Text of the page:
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comments on Nordic LARP

From Paul Graham Raven’s This Is a Game: A (very) Brief History of Larp Part 1:

But in the next instalment, I’ll argue that Nordic larp has a socially disruptive potential that makes it the more interesting end of the scene, while marking it as both an artform native to contemporary network culture and a new experimental praxis in narrative theory…

From This is More Than a Game: A (very) Brief History of Larp Part 2:

True to its network-culture demographic, however, the openness and conviviality of the Knutepunkt circuit stand in stark contrast to the more staid conferences of the liberal arts, resembling science fiction fandom conventions — an important nursery for larp of all types — far more than literary symposia; open discussion and dialogue are not just important to the scene, but central to it. It’s as if the community itself is a collective author, a gestalt entity — an interesting counterpoint for an artform where authorship is inherently unstable and slippery.

All this would be of some note even if larp were just another branch of the plastic or narrative arts as we already know them. What’s fascinating about larp is its seeming potential: all art could be considered software which interacts with the localised cultural operating system running on the platform of our minds, but larp goes one step further, achieving its aesthetic affect by kludging, amending or outright rewriting that code — hacking it, in other words. If mainstream larps are the equivalent of the homebrew software BBSs of the Eighties, developing and sharing new games to play on their newly-accessible hardware, then perhaps the Nordic school are equivalent to the FOSS hacker hardliners, trying to see how completely they can PWN the machine. Pure diversion and escapism have been sidelined somewhat in favour of philosophical and ideological exploration. The language of theory is everywhere, including many scene-specific coinings and neologisms: ‘narrative bleed’ (not always as undesirable as it might sound, apparently); ‘diegetic briefings’; ‘fictional positioning’; ‘formal transparency’. ‘Metagaming’. {…}

Stark suggests that “intense larp gameplay creates an altered state of consciousness”, and as I read game-design papers from the Knutepunkt circuit I kept hearing echoes bouncing back from Timothy Leary’s psychedelic theories of “set and setting”. Implicit in both is the idea that not only is the mind plastic, but that experimenting with that plasticity is something akin to a duty, a possibility for personal development that shouldn’t be passed up by those brave enough to take the plunge and step outside of themselves; a willing step toward becoming one’s own post-Nietzschean ubermensch, if you like. So we might say that the Nordic larp scene is pioneering the development of a new toolkit for meddling with identity and empathy; a non-invasive intervention methodology based on consensual manipulation of environmental triggers and narrative framing.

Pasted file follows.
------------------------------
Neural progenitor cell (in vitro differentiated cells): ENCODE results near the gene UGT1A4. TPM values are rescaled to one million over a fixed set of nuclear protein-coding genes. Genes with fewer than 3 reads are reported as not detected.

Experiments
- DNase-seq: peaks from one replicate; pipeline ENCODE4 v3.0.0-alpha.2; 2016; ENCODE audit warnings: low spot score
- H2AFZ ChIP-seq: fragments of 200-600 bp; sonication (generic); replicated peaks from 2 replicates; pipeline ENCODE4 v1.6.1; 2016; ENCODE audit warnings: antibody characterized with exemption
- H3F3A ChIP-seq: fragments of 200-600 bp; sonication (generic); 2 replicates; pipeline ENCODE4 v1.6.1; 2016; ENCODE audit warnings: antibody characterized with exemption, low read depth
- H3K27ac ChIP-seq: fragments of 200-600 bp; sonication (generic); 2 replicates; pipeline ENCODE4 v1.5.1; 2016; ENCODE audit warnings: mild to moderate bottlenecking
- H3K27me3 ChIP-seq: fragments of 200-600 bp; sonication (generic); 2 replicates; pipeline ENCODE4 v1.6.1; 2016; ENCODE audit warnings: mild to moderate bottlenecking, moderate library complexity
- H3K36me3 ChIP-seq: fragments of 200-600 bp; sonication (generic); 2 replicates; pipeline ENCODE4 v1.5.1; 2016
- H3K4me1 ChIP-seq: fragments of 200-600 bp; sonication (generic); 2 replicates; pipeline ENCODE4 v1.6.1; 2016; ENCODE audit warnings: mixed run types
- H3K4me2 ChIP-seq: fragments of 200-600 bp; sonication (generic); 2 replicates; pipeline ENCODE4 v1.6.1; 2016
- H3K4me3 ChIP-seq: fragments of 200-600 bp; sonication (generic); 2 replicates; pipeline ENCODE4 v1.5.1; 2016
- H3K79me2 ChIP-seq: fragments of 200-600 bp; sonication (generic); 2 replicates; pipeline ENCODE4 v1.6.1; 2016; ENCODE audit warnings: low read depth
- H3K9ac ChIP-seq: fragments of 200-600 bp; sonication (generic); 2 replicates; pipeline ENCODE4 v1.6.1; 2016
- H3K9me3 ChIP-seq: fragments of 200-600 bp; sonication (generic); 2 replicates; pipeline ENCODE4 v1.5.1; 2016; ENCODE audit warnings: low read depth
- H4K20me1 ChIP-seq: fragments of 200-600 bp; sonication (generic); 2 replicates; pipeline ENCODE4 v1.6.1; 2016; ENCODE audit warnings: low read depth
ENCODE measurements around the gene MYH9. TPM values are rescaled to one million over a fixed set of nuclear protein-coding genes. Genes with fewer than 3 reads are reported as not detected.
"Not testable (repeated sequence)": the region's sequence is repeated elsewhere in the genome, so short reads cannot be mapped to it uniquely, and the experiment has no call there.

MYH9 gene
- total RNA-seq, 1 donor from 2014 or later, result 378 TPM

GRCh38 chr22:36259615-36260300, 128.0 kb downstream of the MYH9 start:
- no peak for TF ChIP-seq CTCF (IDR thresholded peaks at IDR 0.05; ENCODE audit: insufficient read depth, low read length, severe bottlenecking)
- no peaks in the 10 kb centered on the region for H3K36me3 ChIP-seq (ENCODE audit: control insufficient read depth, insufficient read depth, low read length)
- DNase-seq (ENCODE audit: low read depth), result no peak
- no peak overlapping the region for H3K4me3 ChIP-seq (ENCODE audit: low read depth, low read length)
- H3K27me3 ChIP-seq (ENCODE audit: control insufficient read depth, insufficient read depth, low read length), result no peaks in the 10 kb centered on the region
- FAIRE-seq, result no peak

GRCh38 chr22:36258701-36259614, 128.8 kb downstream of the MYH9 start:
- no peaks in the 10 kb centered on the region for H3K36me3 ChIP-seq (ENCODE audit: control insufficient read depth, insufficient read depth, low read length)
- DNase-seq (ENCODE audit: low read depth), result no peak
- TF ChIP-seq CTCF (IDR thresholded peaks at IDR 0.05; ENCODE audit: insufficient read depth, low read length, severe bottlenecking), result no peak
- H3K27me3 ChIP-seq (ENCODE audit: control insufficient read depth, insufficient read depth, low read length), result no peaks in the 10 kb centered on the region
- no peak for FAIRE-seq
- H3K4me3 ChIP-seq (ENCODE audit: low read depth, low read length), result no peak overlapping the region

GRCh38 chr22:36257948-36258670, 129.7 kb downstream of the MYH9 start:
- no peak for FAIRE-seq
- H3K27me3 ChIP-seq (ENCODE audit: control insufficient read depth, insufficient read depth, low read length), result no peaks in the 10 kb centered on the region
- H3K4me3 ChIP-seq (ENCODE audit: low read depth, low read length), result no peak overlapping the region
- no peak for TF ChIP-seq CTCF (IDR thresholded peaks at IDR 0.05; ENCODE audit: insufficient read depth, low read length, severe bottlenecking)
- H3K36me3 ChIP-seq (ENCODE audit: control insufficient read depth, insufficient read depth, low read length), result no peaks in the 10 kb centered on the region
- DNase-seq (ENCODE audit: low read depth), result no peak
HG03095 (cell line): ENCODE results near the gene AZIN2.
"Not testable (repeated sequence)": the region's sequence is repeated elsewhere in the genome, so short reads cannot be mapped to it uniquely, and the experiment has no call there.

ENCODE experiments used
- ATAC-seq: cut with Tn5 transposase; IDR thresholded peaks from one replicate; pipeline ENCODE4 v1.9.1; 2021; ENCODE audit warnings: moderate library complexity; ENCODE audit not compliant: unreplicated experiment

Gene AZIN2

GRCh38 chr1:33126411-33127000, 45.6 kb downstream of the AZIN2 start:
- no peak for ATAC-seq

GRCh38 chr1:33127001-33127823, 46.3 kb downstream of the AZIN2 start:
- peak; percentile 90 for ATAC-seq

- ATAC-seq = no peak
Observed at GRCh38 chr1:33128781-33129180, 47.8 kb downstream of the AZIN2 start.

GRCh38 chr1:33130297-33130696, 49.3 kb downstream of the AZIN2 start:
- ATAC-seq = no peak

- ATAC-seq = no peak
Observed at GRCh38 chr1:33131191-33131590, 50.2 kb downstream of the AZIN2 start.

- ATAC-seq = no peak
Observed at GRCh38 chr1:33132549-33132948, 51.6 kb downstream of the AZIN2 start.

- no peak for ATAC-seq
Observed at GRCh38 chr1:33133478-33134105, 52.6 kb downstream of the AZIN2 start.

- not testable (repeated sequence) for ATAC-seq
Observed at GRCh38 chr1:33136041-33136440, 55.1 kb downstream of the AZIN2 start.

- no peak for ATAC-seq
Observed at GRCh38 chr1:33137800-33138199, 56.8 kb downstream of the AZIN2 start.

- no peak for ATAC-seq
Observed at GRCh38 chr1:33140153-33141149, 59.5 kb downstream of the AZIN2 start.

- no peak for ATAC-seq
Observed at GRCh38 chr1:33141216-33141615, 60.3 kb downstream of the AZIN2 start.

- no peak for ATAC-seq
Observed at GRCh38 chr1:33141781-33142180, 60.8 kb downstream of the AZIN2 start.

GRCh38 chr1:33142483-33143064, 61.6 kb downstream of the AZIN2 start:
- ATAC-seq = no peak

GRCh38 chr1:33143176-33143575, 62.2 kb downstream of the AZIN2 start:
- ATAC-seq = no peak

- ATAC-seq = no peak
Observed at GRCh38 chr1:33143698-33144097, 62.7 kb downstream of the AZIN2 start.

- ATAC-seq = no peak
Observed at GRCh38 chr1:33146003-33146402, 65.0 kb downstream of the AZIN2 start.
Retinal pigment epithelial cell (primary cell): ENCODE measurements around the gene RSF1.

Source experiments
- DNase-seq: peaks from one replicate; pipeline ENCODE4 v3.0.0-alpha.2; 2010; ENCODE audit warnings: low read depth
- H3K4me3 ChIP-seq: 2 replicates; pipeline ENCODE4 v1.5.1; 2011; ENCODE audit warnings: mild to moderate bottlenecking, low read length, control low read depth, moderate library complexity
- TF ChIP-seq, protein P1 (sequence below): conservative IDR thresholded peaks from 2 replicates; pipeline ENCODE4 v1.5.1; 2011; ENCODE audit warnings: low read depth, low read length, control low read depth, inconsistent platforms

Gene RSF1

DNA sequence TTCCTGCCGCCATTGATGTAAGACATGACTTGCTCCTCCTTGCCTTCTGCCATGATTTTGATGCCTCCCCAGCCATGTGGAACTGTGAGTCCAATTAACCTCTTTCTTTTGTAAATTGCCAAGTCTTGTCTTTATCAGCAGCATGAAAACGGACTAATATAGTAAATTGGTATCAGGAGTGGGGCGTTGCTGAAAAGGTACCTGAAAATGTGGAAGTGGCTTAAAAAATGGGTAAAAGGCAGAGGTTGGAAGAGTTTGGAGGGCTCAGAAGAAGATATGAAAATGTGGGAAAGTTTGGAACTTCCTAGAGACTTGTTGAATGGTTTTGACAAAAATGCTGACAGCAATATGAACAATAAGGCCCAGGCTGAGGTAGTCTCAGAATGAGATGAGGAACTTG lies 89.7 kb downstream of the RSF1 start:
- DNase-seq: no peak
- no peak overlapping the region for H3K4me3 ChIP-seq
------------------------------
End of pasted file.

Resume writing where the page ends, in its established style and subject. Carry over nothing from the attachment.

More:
from Everything is a Game: A (very) Brief History of Larp Part 3:

Furthermore, there’s a realisation that the psychological phenomena which larp explores and manipulates might just be the missing link between a whole bunch of artforms, technologies and philosophies. Perhaps it is the ubiquity of the toolset in use, namely the human imagination, that lends it this interstitial quality: conceived in reductionist terms, Nordic larp is simply imagination-as-play.

Where does experimental theatre end, and consensual indoctrination into a covert ideology begin? Can a temporary intentional community, in and of itself, be a form of performance art? Can a performance art piece become a political movement instead of just a statement? These questions pivot on the fluid dualities of fiction and reality, of reader and subject, which can be upended with a flick of the wrist or a twist of the frame; if we assume altermodernism to have accepted and integrated (if not fully approved of) the ubiquitous ontological hollowness of the postmodern condition, then might Nordic larp be one of the first truly altermodernist forms, an experimental laboratory for the breeding of new metanarratives? {…}

No contemporary discussion of identity and allegiance would be complete without a mention of Anonymous; as such, I’d offer that Anonymous is nigh indistinguishable from a persistent larp set in a territory that maps almost seamlessly to the world in which it is suspended. There’s only one character you can play, and there’s no GM to tell you how to play it. {…}

But the counterculture has no monopoly on larpish behaviour. I’d also contend that the nigh-viral Six Sigma framework of manufacturing quality assurance took on very larp-like characteristics, especially as it trickled down — poorly understood and richly overhyped — to the very same small businesses that its progenitors were busily eviscerating in the mid- to late-Nineties. Imagine a larp designed to explore perfection and efficiency in the workplace, being played earnestly by a handful of converts among a workforce of disinterested and disenfranchised NPCs who haven’t had so much as a sip of the kool-aid… Well, perhaps I’m being unfair, here, but Six Sigma looked to me like an RPG for middle management long before I knew what Nordic larp even was.

again, hat tip to Technoccult’s The Strange And Exciting World Of Nordic Larping

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